Among other reasons Joe DiNapoli brings to our attention that exasperate this tendency are the significant reduction in the number of traders (both professional and private) due to the economic crisis, sub-penny pricing and fraudulent denial of service trading techniques of HFT, computerized trading taking near riskless profits out of markets by exploiting time differentials in micro-second intervals in various markets, fraudulent naked short selling and less freedom in the markets that are no longer free to trade normally because of government and central banks policies (e.g. QE3).

What regulators are saying about HFT? While traders like DiNapoli believe regulators are well behind the curve and do not understand market structure and how market works, I would agree that the effect of HFT on the markets should not be studied only by academic personnel or government bodies. Real traders who understand the markets as auctions know what is really going on and, of course, know very well the psychology reactions of the group they belong to. Moreover we cannot exclude the existence of conflicts of interest as suggested by the lack of success regulators have showed in handling the financial crisis now 4 years old. Therefore the impression is that conditions are not in place (just yet) to tackle the HFT phenomenon in the right way. The approach is still reactive and not proactive: circuit breakers and forensic software helpful only ex-post (and not ex-ante), i.e. after the fact, in limiting the outcomes and analyzing issues, are the solutions proposed at the moment.

In particular, the adoption of software for forensic analysis of extreme market events, includes synchronized timestamps that could allow regulators in different countries to detect the sequence of trades. In fact some researchers conclude that regulating the algorithms used by computer traders would be too costly and cumbersome. Costly? Do we know how much banks running computer algorithms are making out of this bad practice? It could be in the millions every day. Other researchers found that high-frequency trading is not  spurring broad increases in volatility even as it sometimes creates “instability” that may lead to crashes. I think instability could lead to a crash like in 1987. By today’s definitions that would simply be a form of ‘instability’. As you can see I tend to stigmatize the blatant inaction of regulatory body with regards to the effects of HFT on markets’ health because I trust more direct experience of traders. However to get the full picture I will take a look at what researchers have found so far on HFT and what their reccomendations are.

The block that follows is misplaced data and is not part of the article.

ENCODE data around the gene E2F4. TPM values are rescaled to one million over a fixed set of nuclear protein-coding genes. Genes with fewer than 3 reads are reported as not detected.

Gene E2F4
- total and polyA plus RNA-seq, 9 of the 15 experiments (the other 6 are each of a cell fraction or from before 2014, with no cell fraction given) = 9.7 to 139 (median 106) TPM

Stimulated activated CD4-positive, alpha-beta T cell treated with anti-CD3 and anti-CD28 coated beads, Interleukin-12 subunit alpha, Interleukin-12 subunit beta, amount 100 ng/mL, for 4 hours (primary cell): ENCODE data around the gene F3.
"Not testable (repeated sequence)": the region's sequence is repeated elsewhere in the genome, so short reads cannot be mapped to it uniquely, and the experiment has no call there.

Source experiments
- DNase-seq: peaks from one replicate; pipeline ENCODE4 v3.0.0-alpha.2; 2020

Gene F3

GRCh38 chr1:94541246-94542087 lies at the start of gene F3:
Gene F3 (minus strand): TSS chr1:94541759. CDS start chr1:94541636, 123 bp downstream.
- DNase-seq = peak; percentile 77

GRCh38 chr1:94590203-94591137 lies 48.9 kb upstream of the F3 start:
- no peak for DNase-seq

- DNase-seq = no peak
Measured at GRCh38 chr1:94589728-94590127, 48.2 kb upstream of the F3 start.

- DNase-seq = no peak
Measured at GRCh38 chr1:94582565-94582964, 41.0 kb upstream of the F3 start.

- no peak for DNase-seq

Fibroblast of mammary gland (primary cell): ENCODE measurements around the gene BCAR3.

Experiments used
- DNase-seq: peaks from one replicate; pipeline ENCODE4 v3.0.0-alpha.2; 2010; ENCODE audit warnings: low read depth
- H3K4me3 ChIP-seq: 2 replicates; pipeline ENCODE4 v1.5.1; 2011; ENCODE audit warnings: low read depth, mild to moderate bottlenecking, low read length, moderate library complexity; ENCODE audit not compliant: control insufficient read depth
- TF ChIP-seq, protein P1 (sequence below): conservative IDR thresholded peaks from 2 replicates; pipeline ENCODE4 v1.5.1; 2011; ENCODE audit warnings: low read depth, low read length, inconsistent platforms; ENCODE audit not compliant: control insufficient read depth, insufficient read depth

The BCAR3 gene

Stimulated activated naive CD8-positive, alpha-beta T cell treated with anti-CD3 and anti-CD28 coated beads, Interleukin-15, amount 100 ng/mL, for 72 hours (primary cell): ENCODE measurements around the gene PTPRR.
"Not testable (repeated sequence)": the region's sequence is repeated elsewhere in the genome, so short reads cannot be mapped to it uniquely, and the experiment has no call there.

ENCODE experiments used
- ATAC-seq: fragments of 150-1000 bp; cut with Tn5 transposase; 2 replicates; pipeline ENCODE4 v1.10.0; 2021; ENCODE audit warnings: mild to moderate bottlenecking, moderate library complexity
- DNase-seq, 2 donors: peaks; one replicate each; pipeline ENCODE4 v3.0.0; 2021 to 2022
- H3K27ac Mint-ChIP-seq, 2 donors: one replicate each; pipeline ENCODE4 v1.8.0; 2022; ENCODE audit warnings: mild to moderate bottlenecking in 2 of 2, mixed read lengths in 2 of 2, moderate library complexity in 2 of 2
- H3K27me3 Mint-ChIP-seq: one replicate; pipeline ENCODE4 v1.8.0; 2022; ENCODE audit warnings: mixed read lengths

In conclusion, it is key to keep monitoring the effects of HFT and the steps of regulators because HFT can affect market liquidity, the very functioning of the markets we love and know how to trade. For this reason it is also good to stick to futures or forex markets having the highest liquidity like the EUR/USD and the S&P500, as well as, to stocks with high volume.’

The above article appeared on my free Newsletter sent out last Sunday, November the 4th along with other information typically including: a weekly review for the Euro-Dollar cross and other Forex, indices or commodities futures, articles on my trading method, market commentaries and HFT/Program Trading articles like the one you just read. Please, register here to receive the free weekly newsletter.

If you like this article, please share it with your friends and fellow traders. Thank you.

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Filed under Articles, English language, Newsletter, Program Trading